Melissa Minton; Causal Analysis Research Paper.docx - Minton 1 Melissa Minton Professor Dennis ENG 111 18 April 2020 Benedict Arnold Friend or Foe

Melissa Minton; Causal Analysis Research Paper.docx -...

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Minton 1 Melissa Minton Professor Dennis ENG 111 18 April 2020 Benedict Arnold: Friend or Foe? “Traitor” is a very ominous term in the English language, and is synonymous with many different names throughout history. Brutus and Cassius, Guy Fawkes, Judas Iscariot; however, few individuals personify the term “traitor” like Benedict Arnold. Benjamin Franklin famously said, “Judas sold only one Man, but Arnold three millions” (“Founders Online”). Many people do not understand the complexities behind that fateful day in September 1780. Arnold was a military hero during the Revolutionary War, but was passed over for promotion multiple times and misunderstood throughout his career (Trees 247). Arnold himself admitted (qtd. in Philbrick), “I am a passionate man”, and that passion led to many misunderstandings with others (28). He would fight for what he believed in, without regard to what others thought. Through conflicts and misunderstanding at Ticonderoga, Quebec, Ridgefield, and Saratoga, Benedict Arnold, unappreciated by the country he once loved; had no other choice but to abandon it in the ultimate act of self-preservation. Benedict Arnold’s impressive military career began with the capture of what came to be a pivotal site for the Americans during the Revolution, Fort Ticonderoga, in 1775 (Arnold 37-40; “Ticonderoga”). Arnold convinced Dr Joseph Warren to allow him to join the expedition to capture the fort after the attacks at Lexington and Concord, where he joined Ethan Allen and The Green Mountain Boys (Arnold 37; Philbrick 84). Once the pair reached Lake George however, they found the British had taken or destroyed all but a handful of boats for them to cross. Arnold,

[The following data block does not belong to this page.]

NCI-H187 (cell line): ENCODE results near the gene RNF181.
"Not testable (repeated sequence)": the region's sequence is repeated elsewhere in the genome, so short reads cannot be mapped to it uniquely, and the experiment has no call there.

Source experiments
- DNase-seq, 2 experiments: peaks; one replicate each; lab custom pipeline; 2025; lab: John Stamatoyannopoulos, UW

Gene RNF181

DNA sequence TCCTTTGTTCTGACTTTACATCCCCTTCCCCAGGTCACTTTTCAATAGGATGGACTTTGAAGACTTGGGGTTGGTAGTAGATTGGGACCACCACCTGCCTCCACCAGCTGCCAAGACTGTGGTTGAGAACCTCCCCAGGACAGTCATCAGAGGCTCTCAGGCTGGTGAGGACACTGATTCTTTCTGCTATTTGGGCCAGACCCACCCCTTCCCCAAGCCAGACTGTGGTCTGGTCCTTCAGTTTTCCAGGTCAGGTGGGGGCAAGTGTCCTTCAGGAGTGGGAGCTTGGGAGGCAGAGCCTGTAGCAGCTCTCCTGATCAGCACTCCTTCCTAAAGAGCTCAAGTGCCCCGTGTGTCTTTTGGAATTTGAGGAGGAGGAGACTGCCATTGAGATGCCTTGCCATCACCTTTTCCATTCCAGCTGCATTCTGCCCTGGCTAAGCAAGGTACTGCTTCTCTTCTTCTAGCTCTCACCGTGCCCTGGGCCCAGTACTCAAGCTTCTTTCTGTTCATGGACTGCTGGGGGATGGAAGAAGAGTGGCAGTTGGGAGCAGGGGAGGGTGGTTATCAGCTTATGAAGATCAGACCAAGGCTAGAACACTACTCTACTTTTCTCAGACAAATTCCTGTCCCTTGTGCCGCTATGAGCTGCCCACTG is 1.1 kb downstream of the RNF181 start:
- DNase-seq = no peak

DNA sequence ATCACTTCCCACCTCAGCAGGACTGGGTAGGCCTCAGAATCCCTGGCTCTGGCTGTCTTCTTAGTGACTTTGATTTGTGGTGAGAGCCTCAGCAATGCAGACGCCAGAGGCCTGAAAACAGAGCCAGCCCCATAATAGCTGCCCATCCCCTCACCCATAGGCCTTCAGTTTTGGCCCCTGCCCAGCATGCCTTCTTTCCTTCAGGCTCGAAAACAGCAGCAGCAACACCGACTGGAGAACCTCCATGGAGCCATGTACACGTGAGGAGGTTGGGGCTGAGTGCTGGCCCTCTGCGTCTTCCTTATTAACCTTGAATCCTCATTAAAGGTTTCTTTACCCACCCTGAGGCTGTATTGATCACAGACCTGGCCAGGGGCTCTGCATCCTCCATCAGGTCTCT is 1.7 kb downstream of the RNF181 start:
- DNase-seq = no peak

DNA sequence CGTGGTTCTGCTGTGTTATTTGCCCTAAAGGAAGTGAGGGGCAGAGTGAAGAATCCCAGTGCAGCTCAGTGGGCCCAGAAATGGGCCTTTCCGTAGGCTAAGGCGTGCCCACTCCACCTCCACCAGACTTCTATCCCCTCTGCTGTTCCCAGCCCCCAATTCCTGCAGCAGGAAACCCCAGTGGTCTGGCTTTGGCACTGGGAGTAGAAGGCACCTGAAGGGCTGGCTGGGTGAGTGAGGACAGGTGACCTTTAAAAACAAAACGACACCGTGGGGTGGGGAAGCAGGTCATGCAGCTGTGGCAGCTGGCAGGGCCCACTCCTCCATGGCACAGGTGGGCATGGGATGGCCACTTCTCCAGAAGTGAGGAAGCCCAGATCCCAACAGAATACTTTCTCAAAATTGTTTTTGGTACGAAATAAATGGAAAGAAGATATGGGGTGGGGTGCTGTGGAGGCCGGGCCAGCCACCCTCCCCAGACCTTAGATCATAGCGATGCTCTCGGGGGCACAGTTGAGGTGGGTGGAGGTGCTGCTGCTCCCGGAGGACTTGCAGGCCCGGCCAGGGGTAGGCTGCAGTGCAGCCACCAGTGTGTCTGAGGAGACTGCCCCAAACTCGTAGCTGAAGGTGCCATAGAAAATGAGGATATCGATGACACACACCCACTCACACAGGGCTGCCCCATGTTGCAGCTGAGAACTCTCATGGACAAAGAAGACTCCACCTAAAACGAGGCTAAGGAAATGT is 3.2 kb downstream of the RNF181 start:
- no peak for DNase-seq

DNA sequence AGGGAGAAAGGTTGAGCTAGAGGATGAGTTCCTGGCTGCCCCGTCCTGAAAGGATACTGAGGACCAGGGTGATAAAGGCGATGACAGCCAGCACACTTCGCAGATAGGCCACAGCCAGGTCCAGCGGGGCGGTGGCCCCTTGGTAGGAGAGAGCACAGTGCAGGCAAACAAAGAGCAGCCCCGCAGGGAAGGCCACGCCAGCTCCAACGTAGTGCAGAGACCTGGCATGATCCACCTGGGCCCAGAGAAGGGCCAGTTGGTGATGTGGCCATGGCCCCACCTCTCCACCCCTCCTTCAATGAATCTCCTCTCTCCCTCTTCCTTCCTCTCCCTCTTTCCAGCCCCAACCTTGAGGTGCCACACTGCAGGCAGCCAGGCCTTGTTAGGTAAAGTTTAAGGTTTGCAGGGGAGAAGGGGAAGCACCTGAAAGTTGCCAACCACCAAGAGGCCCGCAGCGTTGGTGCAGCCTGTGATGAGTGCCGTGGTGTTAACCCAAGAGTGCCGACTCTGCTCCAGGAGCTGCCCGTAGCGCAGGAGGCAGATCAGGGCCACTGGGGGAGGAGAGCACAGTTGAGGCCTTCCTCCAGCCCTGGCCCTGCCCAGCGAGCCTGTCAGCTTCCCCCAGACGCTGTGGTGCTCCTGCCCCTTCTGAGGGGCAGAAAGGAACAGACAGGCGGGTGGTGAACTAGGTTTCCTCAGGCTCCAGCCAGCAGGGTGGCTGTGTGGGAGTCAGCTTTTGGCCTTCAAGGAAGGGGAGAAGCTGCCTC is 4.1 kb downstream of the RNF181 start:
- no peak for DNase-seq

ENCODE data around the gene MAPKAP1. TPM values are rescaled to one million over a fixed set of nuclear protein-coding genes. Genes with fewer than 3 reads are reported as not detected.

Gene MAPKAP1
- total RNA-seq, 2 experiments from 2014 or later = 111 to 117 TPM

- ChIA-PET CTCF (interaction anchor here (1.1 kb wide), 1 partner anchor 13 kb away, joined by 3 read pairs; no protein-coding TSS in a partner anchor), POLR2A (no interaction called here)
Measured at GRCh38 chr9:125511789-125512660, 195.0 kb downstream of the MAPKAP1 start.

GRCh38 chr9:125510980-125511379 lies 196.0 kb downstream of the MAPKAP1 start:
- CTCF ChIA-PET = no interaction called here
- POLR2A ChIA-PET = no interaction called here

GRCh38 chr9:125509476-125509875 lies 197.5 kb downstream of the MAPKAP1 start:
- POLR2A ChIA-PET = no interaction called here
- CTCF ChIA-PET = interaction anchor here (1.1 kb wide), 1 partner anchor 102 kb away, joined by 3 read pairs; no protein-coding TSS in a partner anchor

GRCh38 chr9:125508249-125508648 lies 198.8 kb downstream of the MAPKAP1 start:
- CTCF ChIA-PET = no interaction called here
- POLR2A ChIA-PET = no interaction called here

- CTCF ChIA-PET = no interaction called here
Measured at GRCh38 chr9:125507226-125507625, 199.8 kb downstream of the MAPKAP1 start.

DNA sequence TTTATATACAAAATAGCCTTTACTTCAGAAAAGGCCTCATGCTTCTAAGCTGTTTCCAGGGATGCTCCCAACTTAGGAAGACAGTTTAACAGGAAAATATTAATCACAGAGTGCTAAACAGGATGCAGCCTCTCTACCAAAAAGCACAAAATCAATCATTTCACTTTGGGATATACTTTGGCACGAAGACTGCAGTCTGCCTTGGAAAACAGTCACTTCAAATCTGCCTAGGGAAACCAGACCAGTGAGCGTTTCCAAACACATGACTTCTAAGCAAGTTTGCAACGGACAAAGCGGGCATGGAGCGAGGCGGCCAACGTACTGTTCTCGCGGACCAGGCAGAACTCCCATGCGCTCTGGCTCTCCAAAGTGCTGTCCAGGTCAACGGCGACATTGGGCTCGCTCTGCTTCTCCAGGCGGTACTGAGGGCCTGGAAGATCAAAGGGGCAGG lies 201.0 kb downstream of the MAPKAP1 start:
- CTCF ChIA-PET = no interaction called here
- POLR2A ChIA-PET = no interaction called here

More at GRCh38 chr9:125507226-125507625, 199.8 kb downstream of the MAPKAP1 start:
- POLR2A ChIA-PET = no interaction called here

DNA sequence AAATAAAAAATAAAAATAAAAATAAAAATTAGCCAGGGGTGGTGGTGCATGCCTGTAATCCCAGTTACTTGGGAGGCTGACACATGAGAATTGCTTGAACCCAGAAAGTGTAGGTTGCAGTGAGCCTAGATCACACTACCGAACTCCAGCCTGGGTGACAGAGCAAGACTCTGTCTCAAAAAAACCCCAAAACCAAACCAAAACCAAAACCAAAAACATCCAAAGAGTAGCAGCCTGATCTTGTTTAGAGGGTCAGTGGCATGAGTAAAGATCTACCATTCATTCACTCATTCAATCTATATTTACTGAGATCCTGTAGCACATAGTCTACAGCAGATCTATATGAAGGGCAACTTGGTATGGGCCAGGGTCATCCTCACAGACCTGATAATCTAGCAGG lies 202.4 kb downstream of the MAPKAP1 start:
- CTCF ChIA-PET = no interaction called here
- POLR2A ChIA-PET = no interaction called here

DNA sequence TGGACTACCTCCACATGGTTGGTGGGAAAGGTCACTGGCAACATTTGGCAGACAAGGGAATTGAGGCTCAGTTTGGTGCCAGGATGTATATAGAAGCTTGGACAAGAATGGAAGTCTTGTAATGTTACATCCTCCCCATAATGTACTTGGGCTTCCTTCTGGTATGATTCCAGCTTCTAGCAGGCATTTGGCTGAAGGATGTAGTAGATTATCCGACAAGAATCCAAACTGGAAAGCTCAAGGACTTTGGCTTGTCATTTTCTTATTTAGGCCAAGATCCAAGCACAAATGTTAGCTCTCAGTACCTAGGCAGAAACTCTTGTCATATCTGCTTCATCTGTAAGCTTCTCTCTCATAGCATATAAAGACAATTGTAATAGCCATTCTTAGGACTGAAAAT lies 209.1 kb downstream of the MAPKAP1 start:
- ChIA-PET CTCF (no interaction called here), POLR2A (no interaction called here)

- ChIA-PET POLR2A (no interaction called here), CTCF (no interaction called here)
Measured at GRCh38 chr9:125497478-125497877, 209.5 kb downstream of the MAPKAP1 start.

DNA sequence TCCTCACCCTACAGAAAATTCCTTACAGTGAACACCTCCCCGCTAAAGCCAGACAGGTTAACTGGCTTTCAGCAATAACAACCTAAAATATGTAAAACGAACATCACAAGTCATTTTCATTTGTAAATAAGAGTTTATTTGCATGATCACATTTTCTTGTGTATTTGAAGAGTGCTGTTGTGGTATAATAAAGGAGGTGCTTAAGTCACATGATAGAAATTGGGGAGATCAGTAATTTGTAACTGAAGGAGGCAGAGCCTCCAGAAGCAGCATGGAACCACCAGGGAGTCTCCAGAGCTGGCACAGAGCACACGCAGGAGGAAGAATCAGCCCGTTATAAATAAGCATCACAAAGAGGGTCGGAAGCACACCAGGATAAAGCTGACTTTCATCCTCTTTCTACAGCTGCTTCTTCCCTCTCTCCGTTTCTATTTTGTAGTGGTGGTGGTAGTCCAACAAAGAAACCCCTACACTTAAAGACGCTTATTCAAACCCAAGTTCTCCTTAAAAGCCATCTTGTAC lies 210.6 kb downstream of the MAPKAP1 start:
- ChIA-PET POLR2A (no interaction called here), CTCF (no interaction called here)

Minton 2 in typical fashion, believed they could use this to their advantage and surprise the British. With a small band of 83 men, Arnold and Allen navigated the waters and marched into Fort Ticonderoga; capturing it (Arnold 40). At this point, since Arnold had received the rank of Colonel and been appointed by the State authority, he felt that he should be in charge. After an argument between Arnold and Allen, a division of troops ensued, giving Arnold control of his first 50 enlisted men (41). The pair met again during a “race for the ‘keys’ to Canada”, and Arnold beat Allen, as he attained control of Lakes George and Champlain. After Arnold secured the lakes, men under Allen’s command wrote to Congress and complained of his conduct and demeanor. Delegates went to Lake Champlain, and informed Arnold that if he remained there, he would no longer be in command (44). Arnold, devastated, formally resigned and discharged the enlisted men under him (45). Silas Deane (qtd. in Arnold) wrote on August 10, 1775, “Colonel Arnold has been in my opinion hardly treated by this colony, through some mistake or other. He has deserved much and received little or less than nothing” (44-45). This was just the start of Arnold’s problems with Congress, although he met George Washington soon after and secured his confidence and friendship (Arnold 48; Philbrick 86).

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